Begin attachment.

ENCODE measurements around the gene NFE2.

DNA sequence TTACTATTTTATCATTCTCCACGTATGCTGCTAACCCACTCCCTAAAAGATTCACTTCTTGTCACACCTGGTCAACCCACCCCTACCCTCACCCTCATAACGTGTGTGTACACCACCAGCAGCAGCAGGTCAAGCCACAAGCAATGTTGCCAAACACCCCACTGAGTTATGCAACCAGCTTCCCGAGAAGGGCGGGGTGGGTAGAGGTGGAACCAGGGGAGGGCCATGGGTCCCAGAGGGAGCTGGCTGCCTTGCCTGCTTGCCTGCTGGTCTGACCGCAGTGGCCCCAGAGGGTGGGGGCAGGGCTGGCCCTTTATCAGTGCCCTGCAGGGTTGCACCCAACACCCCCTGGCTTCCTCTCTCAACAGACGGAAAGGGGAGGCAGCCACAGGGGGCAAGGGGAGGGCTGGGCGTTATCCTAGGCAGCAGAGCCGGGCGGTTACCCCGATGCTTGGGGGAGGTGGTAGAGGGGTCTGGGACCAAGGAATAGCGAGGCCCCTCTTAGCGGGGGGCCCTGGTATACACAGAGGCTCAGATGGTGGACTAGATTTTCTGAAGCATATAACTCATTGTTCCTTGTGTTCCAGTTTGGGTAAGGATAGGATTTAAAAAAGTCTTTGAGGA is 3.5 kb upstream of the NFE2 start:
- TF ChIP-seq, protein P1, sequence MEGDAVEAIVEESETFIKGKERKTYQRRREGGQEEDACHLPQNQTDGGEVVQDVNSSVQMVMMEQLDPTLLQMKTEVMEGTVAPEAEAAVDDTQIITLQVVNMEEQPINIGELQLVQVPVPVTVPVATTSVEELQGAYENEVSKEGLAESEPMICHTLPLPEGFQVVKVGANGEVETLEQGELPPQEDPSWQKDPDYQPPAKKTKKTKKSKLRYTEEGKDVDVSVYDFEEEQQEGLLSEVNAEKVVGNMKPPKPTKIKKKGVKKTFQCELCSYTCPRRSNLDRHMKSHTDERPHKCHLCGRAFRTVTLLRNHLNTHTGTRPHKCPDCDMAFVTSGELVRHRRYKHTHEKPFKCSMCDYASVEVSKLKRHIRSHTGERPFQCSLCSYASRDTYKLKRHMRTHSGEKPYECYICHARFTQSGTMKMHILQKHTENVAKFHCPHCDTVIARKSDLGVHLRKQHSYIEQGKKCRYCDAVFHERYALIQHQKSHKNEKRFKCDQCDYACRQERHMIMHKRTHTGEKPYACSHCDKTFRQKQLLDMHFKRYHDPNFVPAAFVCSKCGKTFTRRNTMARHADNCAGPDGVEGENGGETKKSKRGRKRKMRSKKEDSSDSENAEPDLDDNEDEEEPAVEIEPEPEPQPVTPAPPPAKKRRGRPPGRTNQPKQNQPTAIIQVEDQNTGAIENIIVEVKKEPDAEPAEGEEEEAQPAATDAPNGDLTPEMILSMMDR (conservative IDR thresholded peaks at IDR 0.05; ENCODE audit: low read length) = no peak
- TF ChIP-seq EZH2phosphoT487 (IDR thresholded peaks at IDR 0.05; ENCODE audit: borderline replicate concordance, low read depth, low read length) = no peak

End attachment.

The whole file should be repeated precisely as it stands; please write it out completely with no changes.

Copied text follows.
ENCODE measurements around the gene NFE2.

DNA sequence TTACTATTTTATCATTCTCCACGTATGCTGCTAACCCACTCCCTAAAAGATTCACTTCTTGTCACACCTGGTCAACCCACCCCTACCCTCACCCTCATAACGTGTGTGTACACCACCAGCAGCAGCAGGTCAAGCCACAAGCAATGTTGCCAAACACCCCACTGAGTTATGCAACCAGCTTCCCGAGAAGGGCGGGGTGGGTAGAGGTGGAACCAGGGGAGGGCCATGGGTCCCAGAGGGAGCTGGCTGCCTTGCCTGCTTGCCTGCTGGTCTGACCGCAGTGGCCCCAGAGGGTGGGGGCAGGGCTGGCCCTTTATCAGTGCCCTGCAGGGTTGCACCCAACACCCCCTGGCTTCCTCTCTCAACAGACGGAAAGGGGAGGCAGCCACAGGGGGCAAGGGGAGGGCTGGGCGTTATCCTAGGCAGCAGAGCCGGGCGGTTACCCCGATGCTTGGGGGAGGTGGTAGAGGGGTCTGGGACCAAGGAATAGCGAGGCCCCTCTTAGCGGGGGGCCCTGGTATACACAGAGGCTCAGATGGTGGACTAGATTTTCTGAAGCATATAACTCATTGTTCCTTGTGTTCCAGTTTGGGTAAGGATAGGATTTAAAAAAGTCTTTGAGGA is 3.5 kb upstream of the NFE2 start:
- TF ChIP-seq, protein P1, sequence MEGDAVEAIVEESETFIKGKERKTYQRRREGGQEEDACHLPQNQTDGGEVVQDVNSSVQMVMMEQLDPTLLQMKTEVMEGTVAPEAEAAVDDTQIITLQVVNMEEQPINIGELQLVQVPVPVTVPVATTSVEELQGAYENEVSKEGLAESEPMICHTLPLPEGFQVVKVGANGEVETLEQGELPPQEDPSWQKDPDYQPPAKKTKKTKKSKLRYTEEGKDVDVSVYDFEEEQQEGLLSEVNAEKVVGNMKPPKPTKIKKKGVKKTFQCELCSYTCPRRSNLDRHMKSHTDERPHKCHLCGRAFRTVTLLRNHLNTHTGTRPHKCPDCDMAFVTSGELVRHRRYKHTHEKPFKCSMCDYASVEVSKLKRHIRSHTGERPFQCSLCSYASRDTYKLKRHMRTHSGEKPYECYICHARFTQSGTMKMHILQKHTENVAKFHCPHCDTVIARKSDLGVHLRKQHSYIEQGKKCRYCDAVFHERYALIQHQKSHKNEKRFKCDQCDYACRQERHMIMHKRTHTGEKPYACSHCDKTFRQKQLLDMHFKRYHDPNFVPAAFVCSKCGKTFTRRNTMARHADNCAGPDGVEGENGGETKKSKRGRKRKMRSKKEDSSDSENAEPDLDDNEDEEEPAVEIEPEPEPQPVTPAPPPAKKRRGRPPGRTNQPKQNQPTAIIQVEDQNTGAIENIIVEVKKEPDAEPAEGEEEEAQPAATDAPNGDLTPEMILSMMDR (conservative IDR thresholded peaks at IDR 0.05; ENCODE audit: low read length) = no peak
- TF ChIP-seq EZH2phosphoT487 (IDR thresholded peaks at IDR 0.05; ENCODE audit: borderline replicate concordance, low read depth, low read length) = no peak